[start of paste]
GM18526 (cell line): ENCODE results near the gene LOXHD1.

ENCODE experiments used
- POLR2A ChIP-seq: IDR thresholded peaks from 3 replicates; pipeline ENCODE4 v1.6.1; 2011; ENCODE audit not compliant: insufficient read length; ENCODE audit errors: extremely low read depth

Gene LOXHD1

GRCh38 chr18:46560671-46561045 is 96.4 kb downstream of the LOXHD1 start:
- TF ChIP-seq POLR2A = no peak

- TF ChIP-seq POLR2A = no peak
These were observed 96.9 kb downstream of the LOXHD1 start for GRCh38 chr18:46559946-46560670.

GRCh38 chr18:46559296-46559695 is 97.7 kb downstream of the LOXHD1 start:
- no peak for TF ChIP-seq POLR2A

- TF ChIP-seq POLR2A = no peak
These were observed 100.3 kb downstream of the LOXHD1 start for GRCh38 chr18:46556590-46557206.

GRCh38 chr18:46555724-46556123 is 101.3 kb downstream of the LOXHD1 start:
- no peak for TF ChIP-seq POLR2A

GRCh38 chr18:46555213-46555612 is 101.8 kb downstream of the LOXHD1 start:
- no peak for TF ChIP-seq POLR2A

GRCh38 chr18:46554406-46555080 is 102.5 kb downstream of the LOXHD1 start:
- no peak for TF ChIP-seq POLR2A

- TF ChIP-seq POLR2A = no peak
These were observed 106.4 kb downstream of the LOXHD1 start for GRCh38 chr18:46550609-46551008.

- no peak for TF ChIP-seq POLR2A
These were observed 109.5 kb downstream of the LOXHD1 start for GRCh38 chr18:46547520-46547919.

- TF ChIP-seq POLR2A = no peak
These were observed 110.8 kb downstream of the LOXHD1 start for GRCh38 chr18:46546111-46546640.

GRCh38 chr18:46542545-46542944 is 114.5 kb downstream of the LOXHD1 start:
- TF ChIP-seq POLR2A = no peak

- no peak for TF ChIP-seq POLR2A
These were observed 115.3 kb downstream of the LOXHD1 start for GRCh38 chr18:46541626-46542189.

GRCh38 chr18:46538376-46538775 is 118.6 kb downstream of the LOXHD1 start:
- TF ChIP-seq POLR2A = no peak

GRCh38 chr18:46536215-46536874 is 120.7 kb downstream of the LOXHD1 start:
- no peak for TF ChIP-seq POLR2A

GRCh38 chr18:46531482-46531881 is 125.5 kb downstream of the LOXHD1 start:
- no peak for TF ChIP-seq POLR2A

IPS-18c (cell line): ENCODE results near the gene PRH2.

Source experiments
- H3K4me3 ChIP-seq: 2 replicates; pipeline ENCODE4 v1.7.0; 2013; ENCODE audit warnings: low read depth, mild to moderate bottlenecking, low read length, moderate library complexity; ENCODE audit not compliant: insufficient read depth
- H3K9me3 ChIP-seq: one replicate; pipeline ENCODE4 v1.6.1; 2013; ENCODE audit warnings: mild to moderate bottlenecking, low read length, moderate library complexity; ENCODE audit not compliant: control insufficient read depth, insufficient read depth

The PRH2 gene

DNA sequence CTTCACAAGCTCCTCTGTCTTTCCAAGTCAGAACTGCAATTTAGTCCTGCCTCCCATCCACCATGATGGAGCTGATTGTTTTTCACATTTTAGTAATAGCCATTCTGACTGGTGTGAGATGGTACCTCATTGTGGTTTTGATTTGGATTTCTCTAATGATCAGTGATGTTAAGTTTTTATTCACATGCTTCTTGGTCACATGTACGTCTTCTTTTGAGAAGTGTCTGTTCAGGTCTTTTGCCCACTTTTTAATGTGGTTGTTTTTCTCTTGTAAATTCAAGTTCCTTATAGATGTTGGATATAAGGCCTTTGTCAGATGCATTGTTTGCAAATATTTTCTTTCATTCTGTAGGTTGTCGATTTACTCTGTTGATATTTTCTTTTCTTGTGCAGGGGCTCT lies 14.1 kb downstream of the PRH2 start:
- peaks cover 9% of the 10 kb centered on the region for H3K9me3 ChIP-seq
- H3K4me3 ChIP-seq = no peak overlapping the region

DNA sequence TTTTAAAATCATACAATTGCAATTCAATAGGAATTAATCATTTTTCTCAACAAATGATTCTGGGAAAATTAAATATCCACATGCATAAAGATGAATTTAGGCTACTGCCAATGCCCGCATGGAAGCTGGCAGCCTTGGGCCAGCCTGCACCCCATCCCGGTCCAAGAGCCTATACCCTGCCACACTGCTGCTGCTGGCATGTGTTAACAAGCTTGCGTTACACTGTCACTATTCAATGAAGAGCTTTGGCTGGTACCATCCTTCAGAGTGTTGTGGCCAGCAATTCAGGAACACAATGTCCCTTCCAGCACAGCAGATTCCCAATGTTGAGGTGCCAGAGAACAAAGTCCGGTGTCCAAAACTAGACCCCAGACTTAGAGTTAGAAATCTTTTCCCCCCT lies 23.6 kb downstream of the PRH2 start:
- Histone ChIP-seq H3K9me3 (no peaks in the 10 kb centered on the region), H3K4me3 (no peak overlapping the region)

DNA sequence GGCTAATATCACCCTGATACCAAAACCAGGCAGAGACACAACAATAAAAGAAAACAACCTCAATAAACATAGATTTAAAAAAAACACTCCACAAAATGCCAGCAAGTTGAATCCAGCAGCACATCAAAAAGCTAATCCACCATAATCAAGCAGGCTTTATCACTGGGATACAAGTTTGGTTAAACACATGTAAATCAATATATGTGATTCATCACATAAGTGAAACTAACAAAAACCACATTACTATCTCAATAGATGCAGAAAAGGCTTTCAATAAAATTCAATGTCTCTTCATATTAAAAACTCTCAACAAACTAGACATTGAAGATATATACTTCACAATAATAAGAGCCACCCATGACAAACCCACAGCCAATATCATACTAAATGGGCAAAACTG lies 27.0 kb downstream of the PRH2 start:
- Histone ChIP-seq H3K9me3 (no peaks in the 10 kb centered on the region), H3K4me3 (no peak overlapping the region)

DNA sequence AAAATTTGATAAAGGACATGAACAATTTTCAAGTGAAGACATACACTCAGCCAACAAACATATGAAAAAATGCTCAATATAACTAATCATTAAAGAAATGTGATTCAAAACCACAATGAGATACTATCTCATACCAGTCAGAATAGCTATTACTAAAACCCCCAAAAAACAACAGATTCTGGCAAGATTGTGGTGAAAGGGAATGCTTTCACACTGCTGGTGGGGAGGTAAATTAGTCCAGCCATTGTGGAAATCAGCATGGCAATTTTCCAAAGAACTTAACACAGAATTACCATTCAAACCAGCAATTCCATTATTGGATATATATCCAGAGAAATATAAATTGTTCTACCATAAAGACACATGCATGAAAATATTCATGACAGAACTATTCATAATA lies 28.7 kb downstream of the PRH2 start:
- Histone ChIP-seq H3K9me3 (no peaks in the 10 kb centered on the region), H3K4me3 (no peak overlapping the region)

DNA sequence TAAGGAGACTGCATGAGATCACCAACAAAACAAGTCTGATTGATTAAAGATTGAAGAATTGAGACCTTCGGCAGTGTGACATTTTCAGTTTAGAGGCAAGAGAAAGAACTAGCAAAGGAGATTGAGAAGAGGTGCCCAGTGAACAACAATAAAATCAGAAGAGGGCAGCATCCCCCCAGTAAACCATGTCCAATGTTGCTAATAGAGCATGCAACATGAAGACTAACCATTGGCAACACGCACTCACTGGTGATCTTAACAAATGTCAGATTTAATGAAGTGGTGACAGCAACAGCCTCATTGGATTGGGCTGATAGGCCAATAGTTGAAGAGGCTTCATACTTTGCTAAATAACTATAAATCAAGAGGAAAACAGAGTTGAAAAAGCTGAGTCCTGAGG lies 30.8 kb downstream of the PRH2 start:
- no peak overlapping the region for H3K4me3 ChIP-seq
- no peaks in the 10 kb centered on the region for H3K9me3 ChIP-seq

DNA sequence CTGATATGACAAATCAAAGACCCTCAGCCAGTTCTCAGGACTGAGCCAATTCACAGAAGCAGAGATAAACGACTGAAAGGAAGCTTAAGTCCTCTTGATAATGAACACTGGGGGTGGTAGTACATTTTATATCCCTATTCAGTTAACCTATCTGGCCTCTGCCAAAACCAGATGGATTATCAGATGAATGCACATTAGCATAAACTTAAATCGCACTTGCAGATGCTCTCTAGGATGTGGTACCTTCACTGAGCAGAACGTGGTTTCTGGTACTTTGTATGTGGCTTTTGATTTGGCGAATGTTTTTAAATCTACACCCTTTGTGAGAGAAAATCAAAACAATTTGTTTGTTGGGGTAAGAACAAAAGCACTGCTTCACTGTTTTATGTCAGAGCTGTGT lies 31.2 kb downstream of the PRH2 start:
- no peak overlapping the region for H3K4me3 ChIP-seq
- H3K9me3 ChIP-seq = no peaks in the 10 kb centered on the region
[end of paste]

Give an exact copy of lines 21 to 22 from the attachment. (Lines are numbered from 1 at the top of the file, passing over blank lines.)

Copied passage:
- no peak for TF ChIP-seq POLR2A
These were observed 109.5 kb downstream of the LOXHD1 start for GRCh38 chr18:46547520-46547919.